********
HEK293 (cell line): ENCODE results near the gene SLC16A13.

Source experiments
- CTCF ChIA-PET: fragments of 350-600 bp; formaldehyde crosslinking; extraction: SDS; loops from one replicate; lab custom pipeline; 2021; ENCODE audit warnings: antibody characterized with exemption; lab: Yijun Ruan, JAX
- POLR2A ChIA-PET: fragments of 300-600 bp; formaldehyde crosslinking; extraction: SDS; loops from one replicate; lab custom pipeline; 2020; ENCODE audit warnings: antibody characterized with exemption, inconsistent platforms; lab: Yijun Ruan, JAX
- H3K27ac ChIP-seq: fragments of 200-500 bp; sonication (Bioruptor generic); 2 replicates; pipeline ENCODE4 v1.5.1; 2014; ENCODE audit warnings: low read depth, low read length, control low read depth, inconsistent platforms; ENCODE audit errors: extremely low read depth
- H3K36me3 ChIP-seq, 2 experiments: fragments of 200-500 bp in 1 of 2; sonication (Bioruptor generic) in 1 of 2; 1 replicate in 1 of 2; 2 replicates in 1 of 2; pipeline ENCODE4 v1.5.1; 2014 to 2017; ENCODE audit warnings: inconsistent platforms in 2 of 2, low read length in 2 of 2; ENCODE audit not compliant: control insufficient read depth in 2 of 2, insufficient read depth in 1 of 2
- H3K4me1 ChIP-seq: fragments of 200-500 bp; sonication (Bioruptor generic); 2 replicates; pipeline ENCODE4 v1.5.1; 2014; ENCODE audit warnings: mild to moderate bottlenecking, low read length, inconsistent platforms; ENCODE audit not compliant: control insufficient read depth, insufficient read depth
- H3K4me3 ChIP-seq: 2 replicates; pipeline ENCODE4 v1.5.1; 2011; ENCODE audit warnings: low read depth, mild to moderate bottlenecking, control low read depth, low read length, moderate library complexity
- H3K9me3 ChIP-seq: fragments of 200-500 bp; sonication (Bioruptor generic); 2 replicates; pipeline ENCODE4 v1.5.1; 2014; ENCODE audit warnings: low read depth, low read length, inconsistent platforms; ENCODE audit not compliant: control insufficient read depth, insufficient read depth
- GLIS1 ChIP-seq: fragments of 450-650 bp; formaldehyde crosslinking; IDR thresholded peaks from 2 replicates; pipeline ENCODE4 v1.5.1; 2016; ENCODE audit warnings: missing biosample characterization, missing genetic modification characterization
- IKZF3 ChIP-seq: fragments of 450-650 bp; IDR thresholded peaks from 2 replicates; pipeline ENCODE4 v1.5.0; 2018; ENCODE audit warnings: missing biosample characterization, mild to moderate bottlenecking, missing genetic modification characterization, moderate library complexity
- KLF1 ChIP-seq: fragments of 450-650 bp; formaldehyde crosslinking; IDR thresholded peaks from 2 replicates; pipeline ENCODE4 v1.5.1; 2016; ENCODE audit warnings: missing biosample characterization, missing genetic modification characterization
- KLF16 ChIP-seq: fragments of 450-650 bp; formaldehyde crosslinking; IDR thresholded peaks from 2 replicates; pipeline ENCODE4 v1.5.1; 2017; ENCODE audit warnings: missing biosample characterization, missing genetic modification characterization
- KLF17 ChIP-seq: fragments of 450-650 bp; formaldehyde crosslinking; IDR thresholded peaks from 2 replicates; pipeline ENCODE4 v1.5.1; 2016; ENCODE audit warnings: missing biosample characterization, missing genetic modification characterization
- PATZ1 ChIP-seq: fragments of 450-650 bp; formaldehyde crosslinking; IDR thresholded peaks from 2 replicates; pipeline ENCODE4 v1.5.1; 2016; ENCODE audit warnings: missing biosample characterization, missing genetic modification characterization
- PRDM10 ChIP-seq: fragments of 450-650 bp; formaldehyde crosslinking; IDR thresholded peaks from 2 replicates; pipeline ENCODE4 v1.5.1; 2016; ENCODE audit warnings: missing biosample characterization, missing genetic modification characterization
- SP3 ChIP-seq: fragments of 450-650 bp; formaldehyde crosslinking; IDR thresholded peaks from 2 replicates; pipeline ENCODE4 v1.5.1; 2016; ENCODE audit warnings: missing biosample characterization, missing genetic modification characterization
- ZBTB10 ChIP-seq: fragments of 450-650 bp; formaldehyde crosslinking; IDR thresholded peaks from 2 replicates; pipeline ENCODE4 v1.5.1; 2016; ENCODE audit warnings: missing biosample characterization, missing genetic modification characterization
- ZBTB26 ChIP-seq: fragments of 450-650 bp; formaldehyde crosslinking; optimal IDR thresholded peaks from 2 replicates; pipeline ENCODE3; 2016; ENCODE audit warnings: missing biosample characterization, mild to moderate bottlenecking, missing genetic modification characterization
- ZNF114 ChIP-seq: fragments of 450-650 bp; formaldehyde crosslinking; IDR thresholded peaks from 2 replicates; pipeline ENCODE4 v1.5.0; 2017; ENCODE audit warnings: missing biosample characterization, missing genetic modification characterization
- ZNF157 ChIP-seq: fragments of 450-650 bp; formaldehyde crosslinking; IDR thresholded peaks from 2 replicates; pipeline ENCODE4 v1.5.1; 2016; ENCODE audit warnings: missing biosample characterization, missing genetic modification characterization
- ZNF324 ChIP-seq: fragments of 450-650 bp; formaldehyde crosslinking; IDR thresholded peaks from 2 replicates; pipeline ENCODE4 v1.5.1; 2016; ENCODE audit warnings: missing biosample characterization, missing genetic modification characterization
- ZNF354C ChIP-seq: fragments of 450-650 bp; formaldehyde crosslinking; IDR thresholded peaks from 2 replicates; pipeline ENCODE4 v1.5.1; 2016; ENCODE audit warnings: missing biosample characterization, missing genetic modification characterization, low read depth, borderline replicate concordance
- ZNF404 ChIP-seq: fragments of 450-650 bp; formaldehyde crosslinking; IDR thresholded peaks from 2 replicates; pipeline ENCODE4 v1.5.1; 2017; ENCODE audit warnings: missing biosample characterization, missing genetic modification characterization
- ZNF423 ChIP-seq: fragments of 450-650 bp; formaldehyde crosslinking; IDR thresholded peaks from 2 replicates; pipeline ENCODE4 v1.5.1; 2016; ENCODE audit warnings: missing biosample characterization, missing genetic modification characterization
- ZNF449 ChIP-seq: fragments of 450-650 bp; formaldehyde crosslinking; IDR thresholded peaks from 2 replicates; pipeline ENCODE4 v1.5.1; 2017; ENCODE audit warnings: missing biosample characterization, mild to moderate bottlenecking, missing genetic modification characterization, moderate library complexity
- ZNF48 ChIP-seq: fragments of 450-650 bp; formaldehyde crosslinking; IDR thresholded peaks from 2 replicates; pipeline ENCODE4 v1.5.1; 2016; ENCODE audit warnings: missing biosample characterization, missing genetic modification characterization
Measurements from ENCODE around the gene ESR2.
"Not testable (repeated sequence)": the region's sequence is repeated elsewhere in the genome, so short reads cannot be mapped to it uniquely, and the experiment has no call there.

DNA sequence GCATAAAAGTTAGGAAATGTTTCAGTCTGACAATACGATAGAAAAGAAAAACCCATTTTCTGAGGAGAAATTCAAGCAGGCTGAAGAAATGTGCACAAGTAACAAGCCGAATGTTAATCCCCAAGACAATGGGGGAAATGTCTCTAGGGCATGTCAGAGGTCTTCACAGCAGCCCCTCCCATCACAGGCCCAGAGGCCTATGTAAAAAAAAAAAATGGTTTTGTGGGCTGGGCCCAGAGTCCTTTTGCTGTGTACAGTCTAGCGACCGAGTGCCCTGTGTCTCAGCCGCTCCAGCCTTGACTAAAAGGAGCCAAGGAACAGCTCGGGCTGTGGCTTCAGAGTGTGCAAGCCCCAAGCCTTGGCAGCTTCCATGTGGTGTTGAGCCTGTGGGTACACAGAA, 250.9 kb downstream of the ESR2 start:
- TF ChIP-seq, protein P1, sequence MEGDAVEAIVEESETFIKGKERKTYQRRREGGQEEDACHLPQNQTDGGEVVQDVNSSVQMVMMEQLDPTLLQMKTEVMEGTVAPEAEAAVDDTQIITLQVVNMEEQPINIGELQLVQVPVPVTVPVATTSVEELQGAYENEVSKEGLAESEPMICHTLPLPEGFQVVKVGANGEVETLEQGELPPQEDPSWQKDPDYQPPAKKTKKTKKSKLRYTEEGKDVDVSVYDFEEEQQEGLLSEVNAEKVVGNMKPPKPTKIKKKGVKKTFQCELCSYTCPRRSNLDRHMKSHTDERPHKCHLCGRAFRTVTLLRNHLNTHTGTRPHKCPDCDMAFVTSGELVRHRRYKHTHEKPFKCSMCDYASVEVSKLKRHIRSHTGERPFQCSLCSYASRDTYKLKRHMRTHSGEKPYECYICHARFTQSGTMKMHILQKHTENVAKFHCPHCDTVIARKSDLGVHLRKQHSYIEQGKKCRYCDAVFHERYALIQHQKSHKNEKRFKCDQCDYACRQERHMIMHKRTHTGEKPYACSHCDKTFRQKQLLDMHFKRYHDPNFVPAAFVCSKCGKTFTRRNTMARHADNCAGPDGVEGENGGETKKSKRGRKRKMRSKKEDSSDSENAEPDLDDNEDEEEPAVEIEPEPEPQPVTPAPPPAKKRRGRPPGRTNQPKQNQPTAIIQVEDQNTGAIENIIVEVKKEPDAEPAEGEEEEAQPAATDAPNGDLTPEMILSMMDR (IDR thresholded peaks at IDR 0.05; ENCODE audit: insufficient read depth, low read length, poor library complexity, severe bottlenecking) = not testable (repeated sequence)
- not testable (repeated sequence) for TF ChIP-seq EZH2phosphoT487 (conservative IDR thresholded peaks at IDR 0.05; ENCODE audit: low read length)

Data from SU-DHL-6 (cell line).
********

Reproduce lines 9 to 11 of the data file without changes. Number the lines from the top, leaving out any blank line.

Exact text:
- H3K9me3 ChIP-seq: fragments of 200-500 bp; sonication (Bioruptor generic); 2 replicates; pipeline ENCODE4 v1.5.1; 2014; ENCODE audit warnings: low read depth, low read length, inconsistent platforms; ENCODE audit not compliant: control insufficient read depth, insufficient read depth
- GLIS1 ChIP-seq: fragments of 450-650 bp; formaldehyde crosslinking; IDR thresholded peaks from 2 replicates; pipeline ENCODE4 v1.5.1; 2016; ENCODE audit warnings: missing biosample characterization, missing genetic modification characterization
- IKZF3 ChIP-seq: fragments of 450-650 bp; IDR thresholded peaks from 2 replicates; pipeline ENCODE4 v1.5.0; 2018; ENCODE audit warnings: missing biosample characterization, mild to moderate bottlenecking, missing genetic modification characterization, moderate library complexity